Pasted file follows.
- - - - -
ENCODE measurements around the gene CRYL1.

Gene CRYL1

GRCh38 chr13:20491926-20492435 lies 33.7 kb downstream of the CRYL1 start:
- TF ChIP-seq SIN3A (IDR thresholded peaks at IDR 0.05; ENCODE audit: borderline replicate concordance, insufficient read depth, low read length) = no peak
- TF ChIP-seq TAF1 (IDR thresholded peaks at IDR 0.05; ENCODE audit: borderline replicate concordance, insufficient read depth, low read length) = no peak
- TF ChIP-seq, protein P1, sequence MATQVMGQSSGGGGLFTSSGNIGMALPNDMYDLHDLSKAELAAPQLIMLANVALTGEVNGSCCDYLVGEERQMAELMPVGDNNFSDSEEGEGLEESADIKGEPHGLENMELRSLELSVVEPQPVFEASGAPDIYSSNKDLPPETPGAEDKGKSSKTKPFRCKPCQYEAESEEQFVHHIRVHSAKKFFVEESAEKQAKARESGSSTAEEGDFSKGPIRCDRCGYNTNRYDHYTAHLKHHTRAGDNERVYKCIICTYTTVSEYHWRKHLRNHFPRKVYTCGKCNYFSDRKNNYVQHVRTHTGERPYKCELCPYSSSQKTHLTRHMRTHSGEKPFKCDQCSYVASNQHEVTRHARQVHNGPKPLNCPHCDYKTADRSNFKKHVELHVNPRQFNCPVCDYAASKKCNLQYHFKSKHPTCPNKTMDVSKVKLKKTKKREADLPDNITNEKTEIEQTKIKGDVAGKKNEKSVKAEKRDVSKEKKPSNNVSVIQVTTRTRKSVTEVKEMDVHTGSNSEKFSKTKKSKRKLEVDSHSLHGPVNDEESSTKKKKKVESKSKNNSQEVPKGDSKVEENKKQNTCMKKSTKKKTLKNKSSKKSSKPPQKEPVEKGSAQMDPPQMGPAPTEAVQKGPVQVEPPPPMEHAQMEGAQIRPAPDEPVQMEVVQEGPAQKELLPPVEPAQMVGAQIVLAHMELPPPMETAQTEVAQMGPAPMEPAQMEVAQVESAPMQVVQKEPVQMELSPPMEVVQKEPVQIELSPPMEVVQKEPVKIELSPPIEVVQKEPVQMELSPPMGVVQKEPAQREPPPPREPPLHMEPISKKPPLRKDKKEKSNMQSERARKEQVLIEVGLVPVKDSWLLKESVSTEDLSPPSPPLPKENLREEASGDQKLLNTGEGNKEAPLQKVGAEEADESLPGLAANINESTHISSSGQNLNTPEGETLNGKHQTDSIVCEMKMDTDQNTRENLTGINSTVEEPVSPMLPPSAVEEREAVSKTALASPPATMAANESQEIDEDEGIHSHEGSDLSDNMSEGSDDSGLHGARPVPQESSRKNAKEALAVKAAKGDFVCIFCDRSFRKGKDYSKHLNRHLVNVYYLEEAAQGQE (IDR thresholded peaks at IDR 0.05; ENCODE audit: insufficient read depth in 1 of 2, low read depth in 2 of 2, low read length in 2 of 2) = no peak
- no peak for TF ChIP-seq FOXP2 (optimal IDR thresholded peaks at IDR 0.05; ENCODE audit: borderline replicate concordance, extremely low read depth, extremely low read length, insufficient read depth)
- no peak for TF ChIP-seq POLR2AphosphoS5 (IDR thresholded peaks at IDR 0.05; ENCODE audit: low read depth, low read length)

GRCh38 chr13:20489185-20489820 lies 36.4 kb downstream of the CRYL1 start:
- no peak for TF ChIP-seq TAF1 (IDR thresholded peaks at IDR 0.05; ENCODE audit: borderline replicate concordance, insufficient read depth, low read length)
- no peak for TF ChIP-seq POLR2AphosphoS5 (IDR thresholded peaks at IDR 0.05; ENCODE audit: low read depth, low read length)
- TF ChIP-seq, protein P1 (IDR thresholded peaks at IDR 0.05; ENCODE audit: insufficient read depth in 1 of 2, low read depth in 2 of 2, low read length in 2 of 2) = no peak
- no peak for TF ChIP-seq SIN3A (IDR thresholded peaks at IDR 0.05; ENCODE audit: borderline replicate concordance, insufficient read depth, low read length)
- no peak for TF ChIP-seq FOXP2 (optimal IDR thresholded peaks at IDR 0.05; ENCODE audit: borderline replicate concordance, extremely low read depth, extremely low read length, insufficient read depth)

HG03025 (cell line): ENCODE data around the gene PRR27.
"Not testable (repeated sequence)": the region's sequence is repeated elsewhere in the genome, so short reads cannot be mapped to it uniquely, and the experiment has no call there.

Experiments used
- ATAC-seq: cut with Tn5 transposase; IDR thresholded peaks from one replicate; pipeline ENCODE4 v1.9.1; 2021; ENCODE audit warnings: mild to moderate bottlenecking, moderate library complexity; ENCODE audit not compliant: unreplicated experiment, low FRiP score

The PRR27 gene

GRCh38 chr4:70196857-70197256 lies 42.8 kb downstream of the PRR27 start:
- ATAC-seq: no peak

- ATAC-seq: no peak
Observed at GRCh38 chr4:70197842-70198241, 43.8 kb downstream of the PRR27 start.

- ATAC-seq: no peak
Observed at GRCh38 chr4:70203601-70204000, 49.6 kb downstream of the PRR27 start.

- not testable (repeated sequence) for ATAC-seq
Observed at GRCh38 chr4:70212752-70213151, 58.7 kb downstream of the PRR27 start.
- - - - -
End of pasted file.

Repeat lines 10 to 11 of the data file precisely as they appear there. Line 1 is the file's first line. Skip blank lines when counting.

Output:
- no peak for TF ChIP-seq TAF1 (IDR thresholded peaks at IDR 0.05; ENCODE audit: borderline replicate concordance, insufficient read depth, low read length)
- no peak for TF ChIP-seq POLR2AphosphoS5 (IDR thresholded peaks at IDR 0.05; ENCODE audit: low read depth, low read length)